Menon concedes that people issues will always be challenging and it will take time to integrate a workforce of such magnitude. But he insists things are still on schedule. “The overall merger process was expected to take 2–3 years,” he claims.


AIR INDIA, the brand that today encompasses both the erstwhile Air India and Indian Airlines, is in serious trouble. The National Aviation Company of India (NACIL), formed by the merger of the two airlines, ran up losses of Rs. 2,200 crore in 2007–2008. Losses for 2008–2009 estimated at over Rs. 5,000 crore. In 2009–2010, losses could exceed Rs. 12,000 crore. How did the airline get into such a mess?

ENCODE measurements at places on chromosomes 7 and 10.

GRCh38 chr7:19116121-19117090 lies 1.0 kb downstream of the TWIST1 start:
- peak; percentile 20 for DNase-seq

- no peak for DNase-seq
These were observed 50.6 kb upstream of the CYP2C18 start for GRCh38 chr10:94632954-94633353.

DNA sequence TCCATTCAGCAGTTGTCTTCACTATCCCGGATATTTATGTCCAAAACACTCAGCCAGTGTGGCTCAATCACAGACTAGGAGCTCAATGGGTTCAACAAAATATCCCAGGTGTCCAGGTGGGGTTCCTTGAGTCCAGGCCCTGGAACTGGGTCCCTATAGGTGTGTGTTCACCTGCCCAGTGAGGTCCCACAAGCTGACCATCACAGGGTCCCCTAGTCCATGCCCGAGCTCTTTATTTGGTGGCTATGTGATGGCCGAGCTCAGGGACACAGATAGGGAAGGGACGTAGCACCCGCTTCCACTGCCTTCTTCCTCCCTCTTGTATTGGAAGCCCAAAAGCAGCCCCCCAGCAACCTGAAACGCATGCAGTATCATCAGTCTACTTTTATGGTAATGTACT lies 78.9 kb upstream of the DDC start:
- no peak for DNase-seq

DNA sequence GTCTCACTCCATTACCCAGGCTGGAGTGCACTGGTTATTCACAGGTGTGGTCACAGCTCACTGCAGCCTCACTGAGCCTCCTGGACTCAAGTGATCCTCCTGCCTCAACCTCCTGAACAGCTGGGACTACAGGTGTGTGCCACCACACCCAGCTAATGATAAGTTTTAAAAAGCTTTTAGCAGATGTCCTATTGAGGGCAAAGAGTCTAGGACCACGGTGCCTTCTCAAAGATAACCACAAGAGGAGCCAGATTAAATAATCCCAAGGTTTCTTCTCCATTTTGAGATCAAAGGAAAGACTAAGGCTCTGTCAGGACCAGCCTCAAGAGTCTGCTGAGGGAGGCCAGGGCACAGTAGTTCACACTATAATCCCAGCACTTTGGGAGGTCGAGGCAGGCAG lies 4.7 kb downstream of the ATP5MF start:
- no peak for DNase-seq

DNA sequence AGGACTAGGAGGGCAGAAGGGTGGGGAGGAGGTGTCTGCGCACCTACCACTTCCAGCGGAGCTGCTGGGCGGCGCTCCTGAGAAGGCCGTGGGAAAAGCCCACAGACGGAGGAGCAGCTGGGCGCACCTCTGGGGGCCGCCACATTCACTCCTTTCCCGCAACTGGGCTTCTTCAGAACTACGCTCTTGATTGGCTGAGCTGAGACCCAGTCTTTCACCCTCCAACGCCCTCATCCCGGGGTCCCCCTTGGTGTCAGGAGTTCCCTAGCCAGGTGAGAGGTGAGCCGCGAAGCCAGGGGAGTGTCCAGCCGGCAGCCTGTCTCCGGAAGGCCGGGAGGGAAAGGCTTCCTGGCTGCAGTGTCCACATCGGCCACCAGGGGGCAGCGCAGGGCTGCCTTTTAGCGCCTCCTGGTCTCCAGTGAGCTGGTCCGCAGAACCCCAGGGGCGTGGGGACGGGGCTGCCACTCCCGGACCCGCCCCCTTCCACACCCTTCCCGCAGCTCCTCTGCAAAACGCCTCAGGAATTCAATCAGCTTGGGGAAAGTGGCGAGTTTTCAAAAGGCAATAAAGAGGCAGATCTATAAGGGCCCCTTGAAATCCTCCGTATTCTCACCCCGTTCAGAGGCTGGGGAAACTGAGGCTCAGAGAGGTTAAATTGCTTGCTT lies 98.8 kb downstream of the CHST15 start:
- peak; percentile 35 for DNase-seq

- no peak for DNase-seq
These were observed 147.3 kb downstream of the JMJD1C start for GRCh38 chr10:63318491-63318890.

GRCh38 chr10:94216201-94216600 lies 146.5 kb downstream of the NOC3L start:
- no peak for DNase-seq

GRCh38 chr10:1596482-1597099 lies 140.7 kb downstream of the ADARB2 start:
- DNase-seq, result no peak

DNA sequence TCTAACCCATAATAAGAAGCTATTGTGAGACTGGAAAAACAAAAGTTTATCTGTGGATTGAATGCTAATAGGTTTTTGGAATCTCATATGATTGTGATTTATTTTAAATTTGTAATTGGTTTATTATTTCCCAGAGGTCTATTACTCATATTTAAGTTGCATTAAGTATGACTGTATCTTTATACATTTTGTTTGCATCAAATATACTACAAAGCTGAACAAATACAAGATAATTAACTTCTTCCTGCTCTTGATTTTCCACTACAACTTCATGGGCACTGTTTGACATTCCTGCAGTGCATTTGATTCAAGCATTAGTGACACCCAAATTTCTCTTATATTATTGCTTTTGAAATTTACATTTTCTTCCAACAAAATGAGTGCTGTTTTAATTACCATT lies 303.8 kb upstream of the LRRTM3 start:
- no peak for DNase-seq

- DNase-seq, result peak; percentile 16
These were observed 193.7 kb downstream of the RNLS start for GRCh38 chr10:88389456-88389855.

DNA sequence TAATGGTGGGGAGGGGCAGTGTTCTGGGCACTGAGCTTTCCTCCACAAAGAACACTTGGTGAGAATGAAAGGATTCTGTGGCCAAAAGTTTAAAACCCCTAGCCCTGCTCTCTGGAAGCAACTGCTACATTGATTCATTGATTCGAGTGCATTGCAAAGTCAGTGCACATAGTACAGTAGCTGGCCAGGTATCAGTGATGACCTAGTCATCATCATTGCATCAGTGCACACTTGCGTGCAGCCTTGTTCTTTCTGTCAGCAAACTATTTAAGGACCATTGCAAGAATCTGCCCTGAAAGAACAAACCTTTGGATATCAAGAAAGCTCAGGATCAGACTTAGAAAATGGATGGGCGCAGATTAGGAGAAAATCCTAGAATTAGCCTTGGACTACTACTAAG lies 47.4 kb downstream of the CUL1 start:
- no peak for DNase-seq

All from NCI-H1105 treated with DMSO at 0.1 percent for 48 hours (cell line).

Parliament’s Committee on Public Undertakings (COPU) has come up with a report that seeks to identify the underlying causes of AI’s losses.

It is useful to begin by listing some perceived causes of Air India’s losses and examining how far these are valid:

Public ownership is the problem: Governments just can’t run commercial enterprises. There is no way that Air India and Indian Airlines could have survived in the face of greater competition.

There is a problem with this story. Several public sector enterprises have successfully weathered greater competition post-liberalisation and are doing better than before. In the period since 2001, Air India made a profit every year until 2006–2007. Indian Airlines made a profit in three out of those 6 years.